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Édouard Manet, Berthe Morisot with a Bouquet of Violets
(1872, Musée d’Orsay)
©RMN(Museé d’Orsay)/Hervé Lewandwski/disutoributed by DNPartcom
The “Manet et le Paris moderne” exhibition commemorates the grand opening of the Mitsubishi Ichigokan Museum on April 6. Museum Director Akiya Takahashi discusses the exhibition’s highlights.
“Founder of Modern Art” and “Father of Impressionism” are two of the many accolades bestowed upon Édouard Manet. He is widely recognized as a major figure who carved an important niche in art history, and many people have surely seen his work. According to Takahashi, however, “Manet’s name may be familiar, but little is actually known about him,” as an artist. How can this be? He explains it as follows, drawing a comparison with Monet, whose name sounds very similar.
the director of the Mitsubishi Ichigokan Museum,
“Japanese artists began going en masse to Europe in the 1880s. Although Manet was already considered a giant by then, the impressionist generation were the trendsetters; hence, the Japanese came to the world of Western avant-garde art initially through the likes of Monet and the sculptor Rodin. From then on they were hard-pressed to keep up with the dizzying changes of the times, with no leeway to turn their attention to pre-Monet figures such as Manet.”
Mind you, this tendency to afford Manet less appraisal than Monet was not limited to the Japanese. “I believe this is largely due to the number and nature of works they produced. Though Manet died at 51, Monet lived a long life and produced far more paintings. Monet also painted series such as the Water Lilies, for example, completing each painting within a continuous context. For Manet, however, each painting was an independent expression and complete in its own right; thus, the weight of each individual work was completely different.”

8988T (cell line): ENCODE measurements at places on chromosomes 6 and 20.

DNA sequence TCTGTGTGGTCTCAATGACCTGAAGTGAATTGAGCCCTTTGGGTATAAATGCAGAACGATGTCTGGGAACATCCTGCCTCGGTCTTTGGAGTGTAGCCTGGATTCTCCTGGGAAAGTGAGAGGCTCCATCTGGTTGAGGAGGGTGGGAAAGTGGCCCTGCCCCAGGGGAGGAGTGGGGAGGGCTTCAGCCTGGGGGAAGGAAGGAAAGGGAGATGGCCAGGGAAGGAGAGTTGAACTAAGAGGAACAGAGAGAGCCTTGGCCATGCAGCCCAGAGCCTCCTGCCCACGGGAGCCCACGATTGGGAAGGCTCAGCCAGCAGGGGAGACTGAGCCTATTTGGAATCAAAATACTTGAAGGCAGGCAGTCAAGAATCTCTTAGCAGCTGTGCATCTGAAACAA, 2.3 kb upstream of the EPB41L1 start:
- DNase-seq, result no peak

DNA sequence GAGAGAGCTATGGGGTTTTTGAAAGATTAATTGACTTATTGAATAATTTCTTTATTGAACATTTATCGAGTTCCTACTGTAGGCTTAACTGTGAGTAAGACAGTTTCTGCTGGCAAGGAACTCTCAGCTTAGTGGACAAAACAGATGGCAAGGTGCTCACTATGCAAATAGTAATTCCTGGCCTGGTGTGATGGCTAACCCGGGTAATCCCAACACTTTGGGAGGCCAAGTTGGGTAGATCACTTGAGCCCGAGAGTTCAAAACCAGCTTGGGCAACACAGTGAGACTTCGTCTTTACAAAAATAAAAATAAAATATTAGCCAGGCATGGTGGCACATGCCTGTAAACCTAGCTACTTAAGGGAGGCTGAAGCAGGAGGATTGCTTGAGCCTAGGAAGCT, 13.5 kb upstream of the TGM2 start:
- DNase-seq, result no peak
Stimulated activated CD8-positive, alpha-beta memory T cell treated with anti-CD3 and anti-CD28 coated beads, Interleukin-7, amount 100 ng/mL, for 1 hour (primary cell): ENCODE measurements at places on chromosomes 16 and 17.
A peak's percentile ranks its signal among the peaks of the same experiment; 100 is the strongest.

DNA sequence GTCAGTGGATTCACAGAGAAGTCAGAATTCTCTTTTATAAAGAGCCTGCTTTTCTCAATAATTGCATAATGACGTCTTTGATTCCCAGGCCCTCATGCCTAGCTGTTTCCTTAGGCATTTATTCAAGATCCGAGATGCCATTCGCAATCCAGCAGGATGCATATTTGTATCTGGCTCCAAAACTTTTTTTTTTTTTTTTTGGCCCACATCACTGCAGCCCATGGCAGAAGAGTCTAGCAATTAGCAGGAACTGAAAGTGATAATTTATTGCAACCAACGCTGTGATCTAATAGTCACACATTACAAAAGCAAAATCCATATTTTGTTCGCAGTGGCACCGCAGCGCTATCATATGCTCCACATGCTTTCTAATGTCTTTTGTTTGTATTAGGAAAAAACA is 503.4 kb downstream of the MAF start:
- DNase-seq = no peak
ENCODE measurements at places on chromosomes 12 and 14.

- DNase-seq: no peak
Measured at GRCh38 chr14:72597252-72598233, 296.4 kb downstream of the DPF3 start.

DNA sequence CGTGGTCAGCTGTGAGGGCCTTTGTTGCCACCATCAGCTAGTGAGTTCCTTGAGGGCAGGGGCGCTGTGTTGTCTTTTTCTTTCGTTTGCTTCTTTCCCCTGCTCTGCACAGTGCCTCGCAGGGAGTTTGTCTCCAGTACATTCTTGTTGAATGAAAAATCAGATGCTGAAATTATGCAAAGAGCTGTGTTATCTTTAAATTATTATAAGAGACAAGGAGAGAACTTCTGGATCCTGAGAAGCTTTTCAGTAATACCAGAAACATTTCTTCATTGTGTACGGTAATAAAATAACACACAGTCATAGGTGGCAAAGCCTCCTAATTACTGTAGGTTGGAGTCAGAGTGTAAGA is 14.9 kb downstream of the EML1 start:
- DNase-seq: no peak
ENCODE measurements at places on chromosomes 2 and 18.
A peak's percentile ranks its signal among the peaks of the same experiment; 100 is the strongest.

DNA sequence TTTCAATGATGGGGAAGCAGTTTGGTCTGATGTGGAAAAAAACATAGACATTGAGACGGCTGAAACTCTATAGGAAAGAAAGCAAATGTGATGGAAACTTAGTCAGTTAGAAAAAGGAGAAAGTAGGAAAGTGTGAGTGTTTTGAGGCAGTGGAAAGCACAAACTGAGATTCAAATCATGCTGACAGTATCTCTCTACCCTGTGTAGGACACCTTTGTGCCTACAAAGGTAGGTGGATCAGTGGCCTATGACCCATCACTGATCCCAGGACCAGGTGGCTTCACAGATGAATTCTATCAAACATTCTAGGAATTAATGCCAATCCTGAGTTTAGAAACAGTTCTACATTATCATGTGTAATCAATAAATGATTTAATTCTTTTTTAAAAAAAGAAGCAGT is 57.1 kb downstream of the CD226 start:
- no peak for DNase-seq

Because of their scarcity, Manet’s paintings are treated like crown jewels and centerpieces in the museums that own them. Inevitably, it’s extremely difficult to organize an exhibition. In 1983, there was a major retrospective in Paris and New York observing the centennial of Manet’s death, but apart from that, there have been few exhibitions. All the more reason not to miss this one, which has assembled some 80 of Manet’s works, and provides an opportunity to survey the whole gamut of his artistic accomplishments.”
Édouard Manet, The Dead Toreador (Around 1864, National Gallery of Art, Washington D.C.)
©Widener Collection,Image courtesy of the Board of Trustees,National Gallery of Art,Washington
“Monet and the impressionists, Cézanne, Gauguin and the postimpressionists, the list of 20th century masters headed by Picasso, post-war pop art and nouveau realism, and even post-modern artists could not have existed without Manet’s artistic achievements.” (Akiya Takahashi, Motto shiritai Manet: Shogai to sakuhin [More about Manet: his life and works], published by Tokyo Bijutsu)
Why is Manet known as the “Father of Modern Painting”? It is because he flexibly melded various artistic trends of the times into his work while maintaining a respect for classical painting, and because he opened up daring new artistic ground by actively looking to Japan and Spain. His methods and perspective were tremendously fresh and novel.